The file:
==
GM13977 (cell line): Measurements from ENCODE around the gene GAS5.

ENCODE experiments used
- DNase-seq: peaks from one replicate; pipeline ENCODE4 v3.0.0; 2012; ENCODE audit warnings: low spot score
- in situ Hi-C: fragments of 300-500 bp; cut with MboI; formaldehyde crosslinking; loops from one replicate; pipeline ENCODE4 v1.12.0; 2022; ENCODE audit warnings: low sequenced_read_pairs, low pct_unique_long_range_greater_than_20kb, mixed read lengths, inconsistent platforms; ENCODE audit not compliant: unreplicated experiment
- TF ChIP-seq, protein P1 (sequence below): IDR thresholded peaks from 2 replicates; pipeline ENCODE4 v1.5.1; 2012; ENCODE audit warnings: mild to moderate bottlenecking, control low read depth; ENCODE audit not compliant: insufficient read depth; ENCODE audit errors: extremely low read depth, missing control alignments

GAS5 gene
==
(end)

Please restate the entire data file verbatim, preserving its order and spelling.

GM13977 (cell line): Measurements from ENCODE around the gene GAS5.

ENCODE experiments used
- DNase-seq: peaks from one replicate; pipeline ENCODE4 v3.0.0; 2012; ENCODE audit warnings: low spot score
- in situ Hi-C: fragments of 300-500 bp; cut with MboI; formaldehyde crosslinking; loops from one replicate; pipeline ENCODE4 v1.12.0; 2022; ENCODE audit warnings: low sequenced_read_pairs, low pct_unique_long_range_greater_than_20kb, mixed read lengths, inconsistent platforms; ENCODE audit not compliant: unreplicated experiment
- TF ChIP-seq, protein P1 (sequence below): IDR thresholded peaks from 2 replicates; pipeline ENCODE4 v1.5.1; 2012; ENCODE audit warnings: mild to moderate bottlenecking, control low read depth; ENCODE audit not compliant: insufficient read depth; ENCODE audit errors: extremely low read depth, missing control alignments

GAS5 gene